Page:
Other attorneys dislike flat fee agreements. Craig Wolson, who leads Wolson Litigation Support Group with a practice focused on securities, lending and other finance, says “Clients almost always want a fixed fee or cap fee arrangement, which I try to avoid if at all possible.” By billing his hours against a retainer, calculated as an estimate of the time, he manages any downside risk of under-billing by the matter or the month. Clients rarely anticipate the true scope of the work or the time required, in his experience. “Unexpected things often come up during the course of the representation, clients often change their mind as to what they want to do after the project begins, and/or clients often ask for more work to be done than they would if they knew they were paying by the hour.”

Randall Hirsch, who advocates for victims of medical malpractice and assists small businesses at the Law Office of Randall J. Hirsch, agrees, “I soon realized that the extra services I provided, such as having long discussions with the client to make sure that I understood their needs and that they understood the process and bigger picture… made me busy, but not successful. A client who was interested only in the lowest-cost provider was not a client whom I wanted to have.”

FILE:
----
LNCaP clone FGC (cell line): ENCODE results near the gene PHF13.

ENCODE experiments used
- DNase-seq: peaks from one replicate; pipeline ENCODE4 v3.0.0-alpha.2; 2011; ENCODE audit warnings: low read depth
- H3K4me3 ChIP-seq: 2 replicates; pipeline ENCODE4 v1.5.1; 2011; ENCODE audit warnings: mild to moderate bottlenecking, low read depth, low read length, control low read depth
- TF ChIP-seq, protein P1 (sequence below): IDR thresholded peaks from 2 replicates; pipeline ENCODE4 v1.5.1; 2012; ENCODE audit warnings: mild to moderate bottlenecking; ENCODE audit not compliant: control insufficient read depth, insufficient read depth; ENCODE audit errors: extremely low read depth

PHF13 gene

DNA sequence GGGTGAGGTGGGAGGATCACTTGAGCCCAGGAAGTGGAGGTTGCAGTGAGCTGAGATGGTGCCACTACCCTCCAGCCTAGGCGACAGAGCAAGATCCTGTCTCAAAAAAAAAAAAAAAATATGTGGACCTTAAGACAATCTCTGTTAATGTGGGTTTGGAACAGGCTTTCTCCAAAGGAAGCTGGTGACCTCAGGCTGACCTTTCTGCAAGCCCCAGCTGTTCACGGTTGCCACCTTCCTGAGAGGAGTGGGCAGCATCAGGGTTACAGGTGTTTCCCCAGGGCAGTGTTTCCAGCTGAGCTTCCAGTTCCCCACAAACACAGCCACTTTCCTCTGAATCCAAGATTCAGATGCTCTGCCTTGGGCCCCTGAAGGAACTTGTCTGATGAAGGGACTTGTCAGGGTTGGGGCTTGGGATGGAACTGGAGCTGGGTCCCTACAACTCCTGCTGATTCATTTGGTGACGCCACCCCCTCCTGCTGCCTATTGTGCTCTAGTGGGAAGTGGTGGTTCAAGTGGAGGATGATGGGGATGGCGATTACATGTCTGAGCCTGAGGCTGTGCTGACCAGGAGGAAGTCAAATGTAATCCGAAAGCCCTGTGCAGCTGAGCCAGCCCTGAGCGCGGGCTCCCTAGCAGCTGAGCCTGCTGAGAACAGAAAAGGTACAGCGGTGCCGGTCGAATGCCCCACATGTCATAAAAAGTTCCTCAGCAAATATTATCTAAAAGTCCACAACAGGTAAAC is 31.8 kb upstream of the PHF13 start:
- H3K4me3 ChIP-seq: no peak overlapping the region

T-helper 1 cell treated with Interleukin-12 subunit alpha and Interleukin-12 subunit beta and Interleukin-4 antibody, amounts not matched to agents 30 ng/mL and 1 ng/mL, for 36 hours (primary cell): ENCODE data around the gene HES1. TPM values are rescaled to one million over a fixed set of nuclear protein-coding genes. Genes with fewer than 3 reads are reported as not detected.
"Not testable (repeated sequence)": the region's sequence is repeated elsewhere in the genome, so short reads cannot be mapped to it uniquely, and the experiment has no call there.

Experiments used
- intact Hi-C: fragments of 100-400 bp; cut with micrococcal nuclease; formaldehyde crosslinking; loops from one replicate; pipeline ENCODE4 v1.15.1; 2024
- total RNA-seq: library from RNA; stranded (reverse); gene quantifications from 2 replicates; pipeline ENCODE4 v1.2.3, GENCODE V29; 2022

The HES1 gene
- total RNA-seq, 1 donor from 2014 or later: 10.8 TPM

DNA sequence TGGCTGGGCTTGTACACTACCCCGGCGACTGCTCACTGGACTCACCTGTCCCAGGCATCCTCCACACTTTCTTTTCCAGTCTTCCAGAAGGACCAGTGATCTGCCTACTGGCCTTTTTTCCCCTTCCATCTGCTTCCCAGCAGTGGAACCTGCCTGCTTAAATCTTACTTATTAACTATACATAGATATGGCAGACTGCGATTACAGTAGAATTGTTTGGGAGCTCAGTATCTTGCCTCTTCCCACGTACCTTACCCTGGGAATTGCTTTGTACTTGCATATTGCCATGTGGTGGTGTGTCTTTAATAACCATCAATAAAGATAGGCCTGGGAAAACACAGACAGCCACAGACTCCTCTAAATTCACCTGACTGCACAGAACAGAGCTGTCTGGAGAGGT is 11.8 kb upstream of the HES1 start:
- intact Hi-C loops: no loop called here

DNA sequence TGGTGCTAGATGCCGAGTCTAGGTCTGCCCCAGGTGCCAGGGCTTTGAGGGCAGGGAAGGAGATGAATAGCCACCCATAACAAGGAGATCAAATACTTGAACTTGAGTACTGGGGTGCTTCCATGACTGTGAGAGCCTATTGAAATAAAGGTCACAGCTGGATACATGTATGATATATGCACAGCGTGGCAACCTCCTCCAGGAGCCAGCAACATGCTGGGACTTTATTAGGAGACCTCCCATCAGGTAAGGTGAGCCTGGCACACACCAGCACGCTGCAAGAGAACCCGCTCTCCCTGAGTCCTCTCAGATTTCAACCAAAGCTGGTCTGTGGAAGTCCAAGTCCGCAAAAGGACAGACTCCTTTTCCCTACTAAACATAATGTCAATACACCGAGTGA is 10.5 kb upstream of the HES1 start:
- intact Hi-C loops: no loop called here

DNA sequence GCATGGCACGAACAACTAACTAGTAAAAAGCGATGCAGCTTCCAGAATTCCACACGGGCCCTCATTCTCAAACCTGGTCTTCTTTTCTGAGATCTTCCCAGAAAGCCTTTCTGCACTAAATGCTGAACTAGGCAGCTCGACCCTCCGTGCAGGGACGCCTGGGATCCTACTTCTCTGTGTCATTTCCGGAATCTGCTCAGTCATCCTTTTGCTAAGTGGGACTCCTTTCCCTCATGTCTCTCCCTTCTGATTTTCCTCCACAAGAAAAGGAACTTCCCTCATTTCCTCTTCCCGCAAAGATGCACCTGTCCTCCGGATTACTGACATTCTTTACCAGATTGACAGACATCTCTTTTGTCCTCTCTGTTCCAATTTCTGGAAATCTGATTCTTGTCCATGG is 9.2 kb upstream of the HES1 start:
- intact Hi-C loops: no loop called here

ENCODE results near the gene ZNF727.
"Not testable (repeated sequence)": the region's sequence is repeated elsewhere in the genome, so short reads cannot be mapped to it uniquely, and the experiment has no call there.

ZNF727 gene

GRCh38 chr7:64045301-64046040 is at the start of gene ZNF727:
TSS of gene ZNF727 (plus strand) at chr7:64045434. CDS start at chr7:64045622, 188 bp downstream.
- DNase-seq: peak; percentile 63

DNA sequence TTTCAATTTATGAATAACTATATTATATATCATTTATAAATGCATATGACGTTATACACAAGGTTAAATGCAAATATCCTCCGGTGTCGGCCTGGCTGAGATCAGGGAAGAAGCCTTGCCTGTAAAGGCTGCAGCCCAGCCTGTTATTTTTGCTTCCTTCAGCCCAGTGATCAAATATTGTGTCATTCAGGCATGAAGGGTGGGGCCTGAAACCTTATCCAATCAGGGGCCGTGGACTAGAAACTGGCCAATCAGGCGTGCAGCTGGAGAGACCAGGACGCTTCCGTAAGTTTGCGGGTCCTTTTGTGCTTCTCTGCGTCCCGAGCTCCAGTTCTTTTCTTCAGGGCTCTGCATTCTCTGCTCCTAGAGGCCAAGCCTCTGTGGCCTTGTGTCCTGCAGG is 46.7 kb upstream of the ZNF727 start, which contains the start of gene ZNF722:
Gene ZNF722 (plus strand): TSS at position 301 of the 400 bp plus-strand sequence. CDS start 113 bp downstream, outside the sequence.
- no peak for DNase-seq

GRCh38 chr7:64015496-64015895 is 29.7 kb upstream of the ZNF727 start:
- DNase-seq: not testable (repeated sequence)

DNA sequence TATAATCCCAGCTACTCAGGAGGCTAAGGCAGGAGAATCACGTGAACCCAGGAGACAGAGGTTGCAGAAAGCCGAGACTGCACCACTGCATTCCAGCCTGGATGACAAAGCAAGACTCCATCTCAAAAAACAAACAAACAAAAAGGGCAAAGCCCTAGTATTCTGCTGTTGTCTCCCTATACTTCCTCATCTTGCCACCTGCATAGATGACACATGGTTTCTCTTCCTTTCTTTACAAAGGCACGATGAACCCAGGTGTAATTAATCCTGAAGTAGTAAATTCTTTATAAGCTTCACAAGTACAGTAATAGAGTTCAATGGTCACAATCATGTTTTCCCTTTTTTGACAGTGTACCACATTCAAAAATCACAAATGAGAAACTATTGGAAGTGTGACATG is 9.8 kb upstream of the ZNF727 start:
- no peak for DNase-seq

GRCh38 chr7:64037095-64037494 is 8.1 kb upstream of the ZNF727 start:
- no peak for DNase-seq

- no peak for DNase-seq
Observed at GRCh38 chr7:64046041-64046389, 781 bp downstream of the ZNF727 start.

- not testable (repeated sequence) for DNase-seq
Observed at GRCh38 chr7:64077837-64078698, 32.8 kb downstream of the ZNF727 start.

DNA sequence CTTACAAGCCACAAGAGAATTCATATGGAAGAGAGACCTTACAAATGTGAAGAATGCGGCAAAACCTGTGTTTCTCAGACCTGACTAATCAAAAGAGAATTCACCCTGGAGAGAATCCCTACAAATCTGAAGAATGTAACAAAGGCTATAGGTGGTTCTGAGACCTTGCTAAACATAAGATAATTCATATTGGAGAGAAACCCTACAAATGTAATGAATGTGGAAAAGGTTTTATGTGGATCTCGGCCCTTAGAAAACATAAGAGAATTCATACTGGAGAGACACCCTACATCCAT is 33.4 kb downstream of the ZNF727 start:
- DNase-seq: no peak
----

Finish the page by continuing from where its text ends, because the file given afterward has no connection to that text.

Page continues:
Some deem the hourly rate to be more reliable, as far as billing and considering the prevailing legal environment. Craig Dobson, whose practice is focused on ethics and immigration at Dobson Law, says “I often bill by the hour when I represent lawyers on ethics matters.” He once set flat fees for immigration cases, “but I am now considering more hourly billing because of the unpredictability of representing clients during the current administration.”

Despite complaints by attorneys and corporations about tracking the fractional hour,  Andrew Berks says “Larger businesses, businesses with experienced in-house counsel, and large organizations generally prefer hourly billing” at Berks IP Law, with a focus on intellectual property, patents and litigation.

Heyman offers a retainer fee of estimated time. “I may first suggest a consultation – sometimes complementary – in order to determine the scope of services and an estimate of my time. Based on this information, I propose a retainer amount. In addition, various phases of a matter may have a combination of hourly, flat fees, and/or contingency fees.”